This may seem like a difficult proposition, but try to think of an unexplored, but prescient article that addresses fundamental problems in your industry and create content that goes a long way to helping. Think of a topic that will make the sector go crazy for it to an extent that they’ll want to reference it and link the article on their own page’s content. A case study can work wonders and cleverly put together quizzes can be used on social media to great effect to generate activity therein and assuming you’ve thought out the questions, the answers can be analysed to create a great little study.

2: A testimonial goes a long way

So, over the years you’ve worked with some excellent, loyal and exciting companies, right? Why not pay it forward and write a glowing testimonial for each of them, detailing just what they have to offer as well as your positive experiences in working with each of them? Link them in, share on social media and send emails letting them know what you’ve done. You may ask for the testimonial to be published on their site along with a link to your own. You see, karma pays!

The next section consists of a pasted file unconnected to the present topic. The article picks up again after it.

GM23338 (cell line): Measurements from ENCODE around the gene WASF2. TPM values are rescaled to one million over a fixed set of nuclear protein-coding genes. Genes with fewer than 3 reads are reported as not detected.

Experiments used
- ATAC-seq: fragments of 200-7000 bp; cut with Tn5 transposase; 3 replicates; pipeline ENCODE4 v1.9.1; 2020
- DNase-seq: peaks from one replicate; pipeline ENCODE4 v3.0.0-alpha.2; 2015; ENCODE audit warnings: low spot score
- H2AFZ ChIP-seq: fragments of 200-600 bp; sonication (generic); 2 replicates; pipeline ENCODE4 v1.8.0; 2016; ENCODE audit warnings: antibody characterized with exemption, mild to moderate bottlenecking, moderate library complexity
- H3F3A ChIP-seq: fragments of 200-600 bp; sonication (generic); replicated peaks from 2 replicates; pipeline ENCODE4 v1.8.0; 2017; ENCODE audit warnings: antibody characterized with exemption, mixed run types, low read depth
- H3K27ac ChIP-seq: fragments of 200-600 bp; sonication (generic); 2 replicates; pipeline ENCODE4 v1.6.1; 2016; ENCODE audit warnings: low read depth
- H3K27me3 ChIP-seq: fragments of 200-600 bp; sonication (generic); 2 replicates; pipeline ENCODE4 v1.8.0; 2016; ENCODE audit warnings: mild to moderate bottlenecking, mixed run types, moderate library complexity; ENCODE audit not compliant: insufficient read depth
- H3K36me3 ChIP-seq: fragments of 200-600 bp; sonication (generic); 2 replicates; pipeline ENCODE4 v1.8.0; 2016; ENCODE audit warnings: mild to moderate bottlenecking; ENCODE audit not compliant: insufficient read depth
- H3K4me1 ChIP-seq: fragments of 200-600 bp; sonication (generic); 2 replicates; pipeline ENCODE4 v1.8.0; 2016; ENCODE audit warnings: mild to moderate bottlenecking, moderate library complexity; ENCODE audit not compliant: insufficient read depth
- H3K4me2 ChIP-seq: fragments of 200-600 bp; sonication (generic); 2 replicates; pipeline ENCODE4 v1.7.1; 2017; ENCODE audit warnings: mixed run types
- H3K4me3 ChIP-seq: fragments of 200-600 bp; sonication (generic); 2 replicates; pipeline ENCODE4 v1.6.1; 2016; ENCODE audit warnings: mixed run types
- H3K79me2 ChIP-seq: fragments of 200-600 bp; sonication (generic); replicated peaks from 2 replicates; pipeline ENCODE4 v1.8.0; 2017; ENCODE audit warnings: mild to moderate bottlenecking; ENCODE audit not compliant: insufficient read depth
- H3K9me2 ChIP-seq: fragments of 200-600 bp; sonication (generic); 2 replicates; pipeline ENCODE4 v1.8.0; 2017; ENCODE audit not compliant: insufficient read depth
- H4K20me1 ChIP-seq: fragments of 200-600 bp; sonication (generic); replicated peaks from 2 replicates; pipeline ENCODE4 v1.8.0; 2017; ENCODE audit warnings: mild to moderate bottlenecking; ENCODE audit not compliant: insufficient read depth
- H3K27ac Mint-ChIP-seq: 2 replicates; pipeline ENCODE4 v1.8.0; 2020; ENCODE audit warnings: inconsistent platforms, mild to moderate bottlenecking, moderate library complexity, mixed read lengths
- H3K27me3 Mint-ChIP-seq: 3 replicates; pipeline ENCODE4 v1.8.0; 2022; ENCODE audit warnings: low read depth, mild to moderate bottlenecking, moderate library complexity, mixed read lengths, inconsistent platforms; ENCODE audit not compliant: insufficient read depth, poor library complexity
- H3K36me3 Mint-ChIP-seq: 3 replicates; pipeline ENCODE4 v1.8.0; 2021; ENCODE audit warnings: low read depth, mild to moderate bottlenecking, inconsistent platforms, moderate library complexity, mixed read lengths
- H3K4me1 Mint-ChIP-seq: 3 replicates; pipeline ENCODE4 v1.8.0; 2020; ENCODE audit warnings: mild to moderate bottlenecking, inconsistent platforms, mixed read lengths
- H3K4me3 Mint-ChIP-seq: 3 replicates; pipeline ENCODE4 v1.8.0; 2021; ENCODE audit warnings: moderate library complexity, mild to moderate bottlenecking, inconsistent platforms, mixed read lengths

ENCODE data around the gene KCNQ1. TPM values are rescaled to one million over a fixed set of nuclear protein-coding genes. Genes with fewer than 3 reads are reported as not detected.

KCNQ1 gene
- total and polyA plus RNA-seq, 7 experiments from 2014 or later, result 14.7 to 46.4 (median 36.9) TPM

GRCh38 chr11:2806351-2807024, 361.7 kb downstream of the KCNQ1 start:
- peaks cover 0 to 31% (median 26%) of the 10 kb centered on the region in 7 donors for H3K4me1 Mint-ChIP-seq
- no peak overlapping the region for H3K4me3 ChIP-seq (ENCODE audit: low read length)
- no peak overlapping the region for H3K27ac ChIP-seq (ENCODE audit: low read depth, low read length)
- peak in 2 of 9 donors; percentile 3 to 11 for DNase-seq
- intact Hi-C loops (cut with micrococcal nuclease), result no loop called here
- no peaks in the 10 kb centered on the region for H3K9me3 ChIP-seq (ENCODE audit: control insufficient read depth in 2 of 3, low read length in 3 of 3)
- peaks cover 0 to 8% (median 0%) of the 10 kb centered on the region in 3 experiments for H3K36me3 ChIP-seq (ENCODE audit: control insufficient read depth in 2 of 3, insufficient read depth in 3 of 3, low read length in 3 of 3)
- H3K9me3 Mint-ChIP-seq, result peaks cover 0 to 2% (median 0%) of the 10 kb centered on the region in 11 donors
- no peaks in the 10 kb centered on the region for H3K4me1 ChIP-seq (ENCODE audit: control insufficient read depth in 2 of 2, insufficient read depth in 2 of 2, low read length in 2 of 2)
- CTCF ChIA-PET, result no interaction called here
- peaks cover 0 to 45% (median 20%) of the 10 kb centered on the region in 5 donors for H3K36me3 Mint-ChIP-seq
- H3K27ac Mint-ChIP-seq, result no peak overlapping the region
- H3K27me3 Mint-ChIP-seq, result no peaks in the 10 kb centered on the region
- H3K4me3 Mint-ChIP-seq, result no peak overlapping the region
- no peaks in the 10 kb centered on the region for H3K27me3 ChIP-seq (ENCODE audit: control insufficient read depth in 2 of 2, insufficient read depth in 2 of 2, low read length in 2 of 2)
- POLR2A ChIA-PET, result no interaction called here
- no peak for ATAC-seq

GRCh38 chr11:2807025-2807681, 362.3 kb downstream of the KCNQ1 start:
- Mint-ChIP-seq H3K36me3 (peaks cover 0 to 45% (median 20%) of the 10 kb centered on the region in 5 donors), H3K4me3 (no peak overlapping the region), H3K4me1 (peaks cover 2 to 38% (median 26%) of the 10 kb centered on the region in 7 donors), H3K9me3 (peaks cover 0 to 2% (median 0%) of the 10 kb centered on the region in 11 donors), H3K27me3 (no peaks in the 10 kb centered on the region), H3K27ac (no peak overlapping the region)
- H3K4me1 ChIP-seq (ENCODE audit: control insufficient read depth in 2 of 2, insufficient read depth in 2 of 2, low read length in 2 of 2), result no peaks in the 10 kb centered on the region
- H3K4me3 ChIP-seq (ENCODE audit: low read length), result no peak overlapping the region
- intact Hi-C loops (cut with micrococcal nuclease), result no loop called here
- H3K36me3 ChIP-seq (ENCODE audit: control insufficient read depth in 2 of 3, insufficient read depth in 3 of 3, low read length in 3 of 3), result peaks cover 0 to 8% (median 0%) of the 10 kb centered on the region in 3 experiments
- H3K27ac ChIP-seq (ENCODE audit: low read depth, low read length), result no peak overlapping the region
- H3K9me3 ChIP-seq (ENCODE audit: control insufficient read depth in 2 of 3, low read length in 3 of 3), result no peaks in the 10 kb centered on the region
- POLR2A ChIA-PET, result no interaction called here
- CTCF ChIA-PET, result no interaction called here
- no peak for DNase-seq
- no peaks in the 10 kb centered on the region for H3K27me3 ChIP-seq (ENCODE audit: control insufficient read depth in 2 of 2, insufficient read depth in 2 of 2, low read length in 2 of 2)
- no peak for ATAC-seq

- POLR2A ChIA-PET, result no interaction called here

Google Analytics

One of the biggest parts of website SEO is understanding how your website is working and how it is not. The best tool for the job is Google Analytics. Through this you can track how many people are visiting your site and what they do once there. You can see bounce rates, the sorts of terms users are searching for to find your site (which you can pinpoint as keywords) and which pages are most successful. It will take a little getting used to, like anything, but there are a lot of great tutorials out there and if you’re using WordPress, there are some great inbuilt tools to help you get started.

Getting content right

For years and years the catchphrase for SEO was ‘content is king’. Now there are a whole host of other equally important factors, but content is still right up there with them. And yet what’s changed is that it is more important than ever that your content is attractive to users and search engines alike. How can you achieve this? Well, Google Analytics and other such tools can help you to identify what brings the average user to your site.